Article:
Sunday, July 11, 2010

Aggression Revisited

Back in February, I wrote a blog post called When Is It Actually Aggression. This post was based on an actual evaluation that I did. They did hire me based on just my ability to control the dogs during that evaluation. For the next 3 months, I worked with this family trying to resolve the issues.

In my original assessment I diagnosed the problem as boredom, lack of leadership and trying to have two different packs in the same house without melding them. I discovered over the next weeks that I was completely correct in my assessment. There was NO leadership, no direction, no consistency and no communication. But this didn't just affect the dogs. I discovered that Mom and the Scotties didn't actually live there and that she hadn't lived there for 5 years. The Scotties were dropped off there every day for Dad to babysit along with the other three dogs. I also discovered that Dad did nothing but work all day and totally ignored the dogs except when they needed to be rotated from room to room so every one had a chance to do their business outside. Yet, Boone was purportedly his dog. There was no communication between the humans either. They kept secrets from each other, blamed each other for every thing that happened and were pretty disfunctional.

For the next two weeks, I worked with Peggy on getting her two dogs (Lucy and Zed) to understand that she was now the one in charge, getting them focused on her so that they would take direction from her, and trying to get the dogs out of their rooms for physical and mental stimulation at least an hour every day. In that two weeks I received at least two phone calls or texts from Peggy daily explaining how the dogs were still acting up and excuses as to why she hadn't take them for a walk or set up the obstacle course in the backyard. On the third session, I asked Peggy why her Mom wasn't there sometimes to help. That was when I found out that not only did Mom not live there, but that Lucy was actually Mom's dog originally. When Mom left, Lucy was given to Peggy's sister who she adored. Then the sister went off to live her own life leaving Lucy behind for Peggy to take care of. That was when the fighting started.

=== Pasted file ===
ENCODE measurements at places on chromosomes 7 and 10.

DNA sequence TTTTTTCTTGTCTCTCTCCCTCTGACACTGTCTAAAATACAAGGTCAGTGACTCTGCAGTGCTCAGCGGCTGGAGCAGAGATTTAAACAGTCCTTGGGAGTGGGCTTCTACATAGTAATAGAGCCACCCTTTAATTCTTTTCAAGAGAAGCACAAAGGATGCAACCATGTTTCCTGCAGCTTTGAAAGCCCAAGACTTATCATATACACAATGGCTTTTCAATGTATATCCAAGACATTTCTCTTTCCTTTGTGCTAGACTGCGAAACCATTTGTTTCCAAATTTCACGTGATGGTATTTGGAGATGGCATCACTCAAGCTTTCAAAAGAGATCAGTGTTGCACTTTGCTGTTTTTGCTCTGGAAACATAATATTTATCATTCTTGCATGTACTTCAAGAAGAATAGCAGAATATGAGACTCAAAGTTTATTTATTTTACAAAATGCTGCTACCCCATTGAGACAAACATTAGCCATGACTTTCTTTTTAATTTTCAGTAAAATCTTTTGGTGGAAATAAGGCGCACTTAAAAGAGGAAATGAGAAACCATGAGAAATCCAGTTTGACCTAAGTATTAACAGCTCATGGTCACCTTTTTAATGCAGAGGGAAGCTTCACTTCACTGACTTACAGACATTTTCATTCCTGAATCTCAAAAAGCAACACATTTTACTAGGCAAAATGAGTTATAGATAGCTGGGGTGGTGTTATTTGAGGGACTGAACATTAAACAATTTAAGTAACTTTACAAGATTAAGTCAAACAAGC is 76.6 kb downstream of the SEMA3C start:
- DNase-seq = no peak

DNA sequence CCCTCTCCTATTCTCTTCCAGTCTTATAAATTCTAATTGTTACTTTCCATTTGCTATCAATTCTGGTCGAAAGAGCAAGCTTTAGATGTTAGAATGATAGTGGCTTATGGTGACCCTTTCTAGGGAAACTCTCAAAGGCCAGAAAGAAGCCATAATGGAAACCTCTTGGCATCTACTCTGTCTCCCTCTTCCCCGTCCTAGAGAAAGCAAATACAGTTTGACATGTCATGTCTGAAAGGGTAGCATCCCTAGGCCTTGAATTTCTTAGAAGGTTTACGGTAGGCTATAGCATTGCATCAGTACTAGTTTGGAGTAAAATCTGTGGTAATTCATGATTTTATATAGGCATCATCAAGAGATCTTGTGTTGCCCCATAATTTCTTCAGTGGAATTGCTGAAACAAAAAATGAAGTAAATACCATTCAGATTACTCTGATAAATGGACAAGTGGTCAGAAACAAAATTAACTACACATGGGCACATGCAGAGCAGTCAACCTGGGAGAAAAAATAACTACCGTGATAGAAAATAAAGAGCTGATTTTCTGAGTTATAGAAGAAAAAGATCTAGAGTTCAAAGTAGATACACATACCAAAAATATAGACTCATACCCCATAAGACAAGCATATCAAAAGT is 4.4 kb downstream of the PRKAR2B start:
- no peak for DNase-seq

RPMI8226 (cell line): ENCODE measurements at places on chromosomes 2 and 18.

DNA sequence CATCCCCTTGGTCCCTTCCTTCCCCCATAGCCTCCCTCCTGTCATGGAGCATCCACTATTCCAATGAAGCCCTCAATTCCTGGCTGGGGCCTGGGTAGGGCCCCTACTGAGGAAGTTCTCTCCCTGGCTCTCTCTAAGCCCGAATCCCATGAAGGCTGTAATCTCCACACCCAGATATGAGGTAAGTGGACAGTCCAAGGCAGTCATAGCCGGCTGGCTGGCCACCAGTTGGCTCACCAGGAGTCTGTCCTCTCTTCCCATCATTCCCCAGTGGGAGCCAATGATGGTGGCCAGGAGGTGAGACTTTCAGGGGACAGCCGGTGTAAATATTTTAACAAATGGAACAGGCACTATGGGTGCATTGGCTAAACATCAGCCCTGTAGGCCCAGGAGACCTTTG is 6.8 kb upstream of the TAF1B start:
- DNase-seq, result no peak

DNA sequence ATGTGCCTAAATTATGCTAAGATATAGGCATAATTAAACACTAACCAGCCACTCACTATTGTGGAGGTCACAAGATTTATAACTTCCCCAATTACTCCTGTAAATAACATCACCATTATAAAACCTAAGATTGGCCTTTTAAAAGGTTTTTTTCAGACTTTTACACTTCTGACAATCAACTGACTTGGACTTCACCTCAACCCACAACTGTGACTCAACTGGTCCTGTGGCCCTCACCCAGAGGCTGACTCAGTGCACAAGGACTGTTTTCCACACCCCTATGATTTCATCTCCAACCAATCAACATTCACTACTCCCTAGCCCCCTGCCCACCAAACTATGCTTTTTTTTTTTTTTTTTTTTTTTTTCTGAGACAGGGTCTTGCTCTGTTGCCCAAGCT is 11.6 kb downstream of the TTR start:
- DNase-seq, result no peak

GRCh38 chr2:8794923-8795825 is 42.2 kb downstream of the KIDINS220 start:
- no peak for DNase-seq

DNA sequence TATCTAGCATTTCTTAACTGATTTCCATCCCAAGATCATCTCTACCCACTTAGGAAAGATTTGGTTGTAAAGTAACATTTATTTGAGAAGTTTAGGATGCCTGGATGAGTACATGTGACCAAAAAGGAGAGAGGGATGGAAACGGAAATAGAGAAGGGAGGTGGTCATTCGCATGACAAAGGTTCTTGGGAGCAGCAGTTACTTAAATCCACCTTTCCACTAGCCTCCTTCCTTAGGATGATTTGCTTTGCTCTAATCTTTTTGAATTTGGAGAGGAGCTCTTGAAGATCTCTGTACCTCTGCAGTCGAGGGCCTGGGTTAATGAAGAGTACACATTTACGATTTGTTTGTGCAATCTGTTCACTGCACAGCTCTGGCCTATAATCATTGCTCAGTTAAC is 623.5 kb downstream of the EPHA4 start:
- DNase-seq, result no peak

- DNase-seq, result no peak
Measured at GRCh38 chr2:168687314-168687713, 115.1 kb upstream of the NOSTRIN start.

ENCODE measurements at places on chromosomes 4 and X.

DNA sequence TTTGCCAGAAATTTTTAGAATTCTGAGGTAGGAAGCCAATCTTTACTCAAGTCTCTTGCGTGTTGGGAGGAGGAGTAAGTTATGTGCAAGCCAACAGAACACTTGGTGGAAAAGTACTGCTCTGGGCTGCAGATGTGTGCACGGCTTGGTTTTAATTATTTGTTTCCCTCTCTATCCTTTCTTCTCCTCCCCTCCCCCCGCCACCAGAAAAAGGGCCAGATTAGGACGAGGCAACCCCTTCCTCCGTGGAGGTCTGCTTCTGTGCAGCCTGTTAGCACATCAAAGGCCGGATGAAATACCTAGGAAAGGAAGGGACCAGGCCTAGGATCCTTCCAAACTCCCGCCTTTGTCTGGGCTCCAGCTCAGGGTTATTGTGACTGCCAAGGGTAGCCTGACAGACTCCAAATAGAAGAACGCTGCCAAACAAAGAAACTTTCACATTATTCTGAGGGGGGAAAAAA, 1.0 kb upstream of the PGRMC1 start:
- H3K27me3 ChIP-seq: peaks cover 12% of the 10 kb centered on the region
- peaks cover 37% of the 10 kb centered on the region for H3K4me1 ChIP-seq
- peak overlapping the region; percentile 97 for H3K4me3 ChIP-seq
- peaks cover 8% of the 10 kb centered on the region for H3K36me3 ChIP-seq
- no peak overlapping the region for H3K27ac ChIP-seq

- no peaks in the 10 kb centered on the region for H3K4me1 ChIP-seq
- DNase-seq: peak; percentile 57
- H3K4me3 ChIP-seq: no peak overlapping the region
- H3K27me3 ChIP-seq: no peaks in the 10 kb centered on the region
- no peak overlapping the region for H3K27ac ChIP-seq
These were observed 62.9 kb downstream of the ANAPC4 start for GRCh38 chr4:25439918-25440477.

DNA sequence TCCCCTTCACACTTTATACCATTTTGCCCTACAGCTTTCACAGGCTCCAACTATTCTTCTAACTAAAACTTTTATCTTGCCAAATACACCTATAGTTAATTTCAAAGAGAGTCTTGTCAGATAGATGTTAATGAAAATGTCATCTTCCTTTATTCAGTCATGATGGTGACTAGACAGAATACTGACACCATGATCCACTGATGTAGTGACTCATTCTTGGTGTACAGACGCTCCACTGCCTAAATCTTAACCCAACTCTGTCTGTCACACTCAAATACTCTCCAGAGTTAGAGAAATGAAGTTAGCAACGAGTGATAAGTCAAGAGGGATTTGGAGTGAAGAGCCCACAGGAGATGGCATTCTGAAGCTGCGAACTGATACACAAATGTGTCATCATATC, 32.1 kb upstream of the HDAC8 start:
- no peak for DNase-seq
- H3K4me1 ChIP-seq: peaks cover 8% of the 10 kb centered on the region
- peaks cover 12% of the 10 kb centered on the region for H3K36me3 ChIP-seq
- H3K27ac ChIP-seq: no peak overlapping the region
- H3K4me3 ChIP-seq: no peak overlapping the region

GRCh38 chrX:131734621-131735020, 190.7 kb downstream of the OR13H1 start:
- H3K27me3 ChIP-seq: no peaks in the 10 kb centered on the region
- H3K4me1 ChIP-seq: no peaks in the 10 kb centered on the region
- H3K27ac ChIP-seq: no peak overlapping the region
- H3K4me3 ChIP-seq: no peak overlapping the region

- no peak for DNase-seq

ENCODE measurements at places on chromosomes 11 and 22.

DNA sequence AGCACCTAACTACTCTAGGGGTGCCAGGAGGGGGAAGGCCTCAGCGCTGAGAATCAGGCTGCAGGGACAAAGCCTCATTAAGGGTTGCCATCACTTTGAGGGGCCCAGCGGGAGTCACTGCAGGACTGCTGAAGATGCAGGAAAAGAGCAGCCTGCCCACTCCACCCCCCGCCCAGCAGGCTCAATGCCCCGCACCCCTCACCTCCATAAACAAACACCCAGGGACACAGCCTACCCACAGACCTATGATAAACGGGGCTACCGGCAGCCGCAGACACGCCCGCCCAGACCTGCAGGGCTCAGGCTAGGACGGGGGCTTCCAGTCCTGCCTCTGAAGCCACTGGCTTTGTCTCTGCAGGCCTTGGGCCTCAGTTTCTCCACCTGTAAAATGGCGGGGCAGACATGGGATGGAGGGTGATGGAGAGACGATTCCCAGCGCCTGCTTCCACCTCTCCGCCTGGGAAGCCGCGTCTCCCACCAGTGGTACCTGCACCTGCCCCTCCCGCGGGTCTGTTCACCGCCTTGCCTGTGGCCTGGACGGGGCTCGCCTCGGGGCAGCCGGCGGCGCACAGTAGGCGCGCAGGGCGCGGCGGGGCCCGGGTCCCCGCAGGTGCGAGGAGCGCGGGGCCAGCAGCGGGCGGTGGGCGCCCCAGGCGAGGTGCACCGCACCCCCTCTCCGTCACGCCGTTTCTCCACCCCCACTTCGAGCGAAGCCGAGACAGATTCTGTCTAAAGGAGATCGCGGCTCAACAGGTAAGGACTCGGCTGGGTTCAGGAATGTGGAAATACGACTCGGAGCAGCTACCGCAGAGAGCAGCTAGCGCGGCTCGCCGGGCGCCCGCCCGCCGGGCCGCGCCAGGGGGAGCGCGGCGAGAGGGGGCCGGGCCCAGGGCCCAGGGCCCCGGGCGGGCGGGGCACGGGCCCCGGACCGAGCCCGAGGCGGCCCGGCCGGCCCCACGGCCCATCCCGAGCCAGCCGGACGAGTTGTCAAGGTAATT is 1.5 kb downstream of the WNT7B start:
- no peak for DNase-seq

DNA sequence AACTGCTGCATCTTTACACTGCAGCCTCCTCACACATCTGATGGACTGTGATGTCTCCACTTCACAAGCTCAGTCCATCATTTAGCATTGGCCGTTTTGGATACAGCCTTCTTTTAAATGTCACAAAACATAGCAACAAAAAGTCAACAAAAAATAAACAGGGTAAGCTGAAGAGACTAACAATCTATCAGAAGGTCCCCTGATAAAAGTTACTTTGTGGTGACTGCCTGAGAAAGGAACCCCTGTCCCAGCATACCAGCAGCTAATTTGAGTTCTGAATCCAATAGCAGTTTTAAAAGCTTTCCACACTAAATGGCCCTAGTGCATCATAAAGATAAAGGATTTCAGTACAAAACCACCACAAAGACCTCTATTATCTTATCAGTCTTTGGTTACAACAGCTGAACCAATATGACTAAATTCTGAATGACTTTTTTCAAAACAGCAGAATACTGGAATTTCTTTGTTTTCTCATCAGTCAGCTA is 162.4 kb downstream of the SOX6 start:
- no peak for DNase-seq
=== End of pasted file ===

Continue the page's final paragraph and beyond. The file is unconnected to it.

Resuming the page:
I also learned on week three that Peggy had hired a trainer two years before who hadn't accomplished anything and according to Peggy, the fighting escalated because of what the trainer did. The next night I got a frantic voice mail from Peggy. The dogs had gotten in another fight. Dad had miscalculated when rotating the dogs and Lucy and Zed had been left in a room together. I spent the next three weeks - free of charge - at Peggy's house every other day working with her and the dogs. I purchased out of my own pocket, muzzles for the dogs so that even if they got in a fight they couldn't hurt each other badly. I bought several books on aggression that I hadn't read before, re-read a few that I had, trying to find a solution for these dogs. Peggy in the meantime wasn't doing anything unless I was there. She refused to work with the dogs because she was afraid of them. She still wouldn't take them for walks and asking for help from Mom, Dad or sister was not an option. I was beginning to despair.

Then all of a sudden I started getting rave reports from Peggy. The dogs did this and the dogs did that - all good, getting better every day. So I relaxed and started steering her in the original direction of exercise and mental stimulation. Things were progressing. She and Dad started bringing the three dogs to behavior class on Saturday morning. I worked with her at her house three more weeks which ended the original contract. Peggy said she wanted to continue for a few weeks working with the dogs before buying more hours. All fine and good.

Then nothing from her. Absolutely nothing for two months. Then a text message about how Lucy is now attacking the young boy Boone for no apparent reason. I asked her to write it all up for me, all the details and then I'd call her and set up a meeting so we could work on another program. She never got the write up to me and then yesterday she asked me for a refund.

I think one of the greatest challenges for all of us as dog professionals is that on a daily basis we have to work with other people’s limitations. For the most part, we succeed. People change their lives and their dog's lives for the better. But there are always a few people who challenge our patience, our mission, and their own ability to grow and evolve. And in the end, they make us better trainers.

Limitations are OK. We are all human. But there is nothing worse than a situation where a client attempts to make a case for their negative attributes instead of figuring out how they are going to do the work. This case is the perfect example: “Well, it’s difficult for me to work with my dog every day because it’s only me and I work full time and go to school and I have to have a life too, and it just seems like a waste of time. Can't you just fix the dog right now?”

I don’t care that you’re not perfect and neither does your dog. Neither am I. Ask almost anyone. The only thing I or any trainer will ask from you is that you make a committment to yourself and your dog and not expect your trainer to wave a magic wand. That you bring a sense of trust both for your trainer and for the spirit of the work you do together. That you follow through until the end in helping your dog be the best s/he can be.

The story of Peggy, Lucy, Zed and Boone is sad. She says she has hired more trainers since the frantic text message about Lucy attacking Boone. I wonder if these new trainers are going to have to get out the pliers as I did and pull the teeth of the truth from Peggy one tiny piece at a time. Maybe someday, I'll see a blog post about Peggy and the dogs from some other trainer and how this time tried and true methods just didn't seem to work.